How to edit pictures fast with Lightroom - You Baby Me Mummy

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I recently recommended Lightroom to a few people, who were looking to improve the look of their photos and also make the editing process quicker. I used to spend hours editing and now with Lightroom it’s such a quick job.  Seriously, such a timesaver.


I did a quickish walk through on Facebook live, which I will embed below. However, I thought it might be useful to share it here and expand things a little more.



Importing pictures into Lightroom


You can import straight from your SD card, desktop, downloads etc. Simply go to File – Import Photos and Video.  Then select the source and highlight the images you want to import.



Create a collection


To help you stay organised, at this point you should create a collection for the images you have just imported. Highlight images – Click + – Create Collection – name it and there you go. The view will then change and you will only be seeing images within that collection. (To get all your images back into view, go to the drop downs above the stripe of images and change it to All images). To get all the images in view press G (grid), then to preview an image click on it and press the spacebar.





Now to edit your images click on Develop (top right), this will shift you from Library to Develop mode. On the left hand side (see image below) you will see all the Presets (filters) that come with Lightroom.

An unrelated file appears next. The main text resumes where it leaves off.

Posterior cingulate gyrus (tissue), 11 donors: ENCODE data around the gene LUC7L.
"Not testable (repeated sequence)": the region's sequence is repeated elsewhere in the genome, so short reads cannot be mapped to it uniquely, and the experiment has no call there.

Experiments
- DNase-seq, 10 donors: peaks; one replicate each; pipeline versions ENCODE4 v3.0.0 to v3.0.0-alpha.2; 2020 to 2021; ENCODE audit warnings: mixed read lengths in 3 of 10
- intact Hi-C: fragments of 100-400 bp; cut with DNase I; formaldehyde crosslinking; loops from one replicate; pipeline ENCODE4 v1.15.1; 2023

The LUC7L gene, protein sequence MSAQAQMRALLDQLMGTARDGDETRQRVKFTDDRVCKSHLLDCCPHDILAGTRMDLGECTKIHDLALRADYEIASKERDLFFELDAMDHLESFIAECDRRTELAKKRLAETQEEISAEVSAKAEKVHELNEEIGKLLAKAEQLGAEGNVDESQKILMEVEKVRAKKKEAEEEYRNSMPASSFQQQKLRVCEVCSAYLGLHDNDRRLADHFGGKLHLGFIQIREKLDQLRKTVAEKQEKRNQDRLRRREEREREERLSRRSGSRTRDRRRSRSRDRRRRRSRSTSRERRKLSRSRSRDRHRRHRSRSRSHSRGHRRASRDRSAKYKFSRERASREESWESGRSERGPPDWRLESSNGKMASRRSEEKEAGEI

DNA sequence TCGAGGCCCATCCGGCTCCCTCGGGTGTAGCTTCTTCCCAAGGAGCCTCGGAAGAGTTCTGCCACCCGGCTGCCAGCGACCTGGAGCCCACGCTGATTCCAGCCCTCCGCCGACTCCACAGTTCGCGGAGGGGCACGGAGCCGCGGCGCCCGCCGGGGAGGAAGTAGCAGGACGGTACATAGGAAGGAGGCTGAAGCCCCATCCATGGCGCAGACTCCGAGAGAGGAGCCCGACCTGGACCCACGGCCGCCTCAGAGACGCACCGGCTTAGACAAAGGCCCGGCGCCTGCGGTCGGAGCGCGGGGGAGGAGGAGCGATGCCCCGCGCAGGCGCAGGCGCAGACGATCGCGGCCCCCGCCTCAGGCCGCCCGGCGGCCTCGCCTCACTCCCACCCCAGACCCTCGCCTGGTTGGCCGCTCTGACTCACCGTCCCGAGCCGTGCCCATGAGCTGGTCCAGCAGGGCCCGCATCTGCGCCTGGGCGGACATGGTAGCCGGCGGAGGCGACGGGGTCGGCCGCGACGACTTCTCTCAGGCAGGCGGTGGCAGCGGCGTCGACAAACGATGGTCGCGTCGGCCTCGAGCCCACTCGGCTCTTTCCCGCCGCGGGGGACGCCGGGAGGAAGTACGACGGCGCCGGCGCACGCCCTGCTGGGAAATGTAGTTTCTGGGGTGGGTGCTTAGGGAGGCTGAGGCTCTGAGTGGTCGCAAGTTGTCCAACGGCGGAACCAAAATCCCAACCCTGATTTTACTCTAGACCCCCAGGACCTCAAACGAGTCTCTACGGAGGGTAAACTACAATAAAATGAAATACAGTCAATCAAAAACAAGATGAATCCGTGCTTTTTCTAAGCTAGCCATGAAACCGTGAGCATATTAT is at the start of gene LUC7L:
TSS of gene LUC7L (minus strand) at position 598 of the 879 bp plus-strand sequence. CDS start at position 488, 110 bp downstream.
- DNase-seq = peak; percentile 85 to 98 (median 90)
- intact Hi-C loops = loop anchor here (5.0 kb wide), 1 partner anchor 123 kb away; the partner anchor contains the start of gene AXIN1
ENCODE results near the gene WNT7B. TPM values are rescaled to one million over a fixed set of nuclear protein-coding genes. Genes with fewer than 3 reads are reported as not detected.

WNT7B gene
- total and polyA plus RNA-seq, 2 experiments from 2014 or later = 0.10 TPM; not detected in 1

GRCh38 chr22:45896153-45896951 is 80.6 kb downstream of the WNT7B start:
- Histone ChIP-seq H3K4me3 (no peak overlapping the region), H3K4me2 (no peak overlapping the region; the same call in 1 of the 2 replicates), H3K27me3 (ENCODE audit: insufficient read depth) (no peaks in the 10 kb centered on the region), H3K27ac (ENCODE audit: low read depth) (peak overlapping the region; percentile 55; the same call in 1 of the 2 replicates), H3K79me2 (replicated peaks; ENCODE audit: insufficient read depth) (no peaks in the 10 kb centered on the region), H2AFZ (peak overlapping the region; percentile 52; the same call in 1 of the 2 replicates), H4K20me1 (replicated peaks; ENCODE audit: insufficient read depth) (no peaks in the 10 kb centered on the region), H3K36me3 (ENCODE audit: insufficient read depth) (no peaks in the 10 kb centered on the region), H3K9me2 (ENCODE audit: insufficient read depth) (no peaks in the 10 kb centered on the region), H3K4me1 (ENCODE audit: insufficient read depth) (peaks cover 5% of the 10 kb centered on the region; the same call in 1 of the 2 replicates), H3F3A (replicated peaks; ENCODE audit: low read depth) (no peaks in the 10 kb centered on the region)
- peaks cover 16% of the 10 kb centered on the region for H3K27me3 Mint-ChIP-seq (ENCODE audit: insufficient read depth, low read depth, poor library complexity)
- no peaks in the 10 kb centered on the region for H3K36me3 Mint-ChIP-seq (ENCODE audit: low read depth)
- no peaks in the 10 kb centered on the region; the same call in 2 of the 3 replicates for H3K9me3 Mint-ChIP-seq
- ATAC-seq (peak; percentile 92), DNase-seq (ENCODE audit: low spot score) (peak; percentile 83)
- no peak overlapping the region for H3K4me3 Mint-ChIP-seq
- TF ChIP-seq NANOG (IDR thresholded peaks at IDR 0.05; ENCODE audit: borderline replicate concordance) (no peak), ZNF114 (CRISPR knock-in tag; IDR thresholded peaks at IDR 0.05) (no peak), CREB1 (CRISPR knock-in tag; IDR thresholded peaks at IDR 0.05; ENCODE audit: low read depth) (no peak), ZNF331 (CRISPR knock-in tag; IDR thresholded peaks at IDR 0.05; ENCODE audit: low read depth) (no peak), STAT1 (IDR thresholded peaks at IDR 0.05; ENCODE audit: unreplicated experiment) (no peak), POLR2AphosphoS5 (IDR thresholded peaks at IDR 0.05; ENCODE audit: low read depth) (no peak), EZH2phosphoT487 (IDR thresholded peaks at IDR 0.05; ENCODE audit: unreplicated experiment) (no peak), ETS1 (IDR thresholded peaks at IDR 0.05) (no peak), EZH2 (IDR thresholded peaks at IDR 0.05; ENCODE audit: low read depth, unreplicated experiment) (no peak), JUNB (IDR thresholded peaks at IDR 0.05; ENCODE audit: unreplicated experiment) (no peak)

You can add to this collection with presets you have purchased or got for free. I signed up to PresetPro and I get emailed one new free preset each week. To add it, just double click the zipped file. Then double click the unpackaged file, this will launch Lightroom and you will get the message – Do you want to add the preset. Just click yes and it will appear under the user preset section of the list.



Making your own presets


Click through the presets you have and see what effect you like best. Then you can make adjustments using the sliders on the right hand side. Just play around with them so you can see what effect they have on the image.  The ones I use most are Exposure, Sharpening, Noise Reduction, Post-Crop Vignetting. Then white, black, shadows etc.


Then, if you think you would like to save this preset as it is with your adjustments. Go to Develop – New Preset – give it a name – create. This will then appear in User Presets.



Applying the effects on one edited image to multiple images


Click the image that you wish to replicate (effects wise), then hold shift and click the next image and then the last image you want the effect to be added to. When they are all highlighted, click Sync (bottom right). In turn they will all adjust and just like that they will all have the same preset.



Exporting and resizing at the same time


You can save even more time by setting up an export preset (or rule). This means that you can decide the size you want all your images to be exported as and in a couple of clicks they will be resized and exported. Ending up in a file on your computer.


Select Export.



Then in the first box, select the folder you want the pictures to be exported to. Go to Image Sizing and change this. All of my pictures are 1000 px wide (it doesn’t matter the depth, this will automatically adjust).



You can adjust the Output Sharpening, sharpen for screen and mine are 240 dpi. Then click add, bottom left and name the export preset. Then click export and all of your pictures will end up in a file on your computer all edited and resized.




So there you have it, a quick introduction the the basics of Lightroom


[vc_video title=”Lightroom walk through” link=””]


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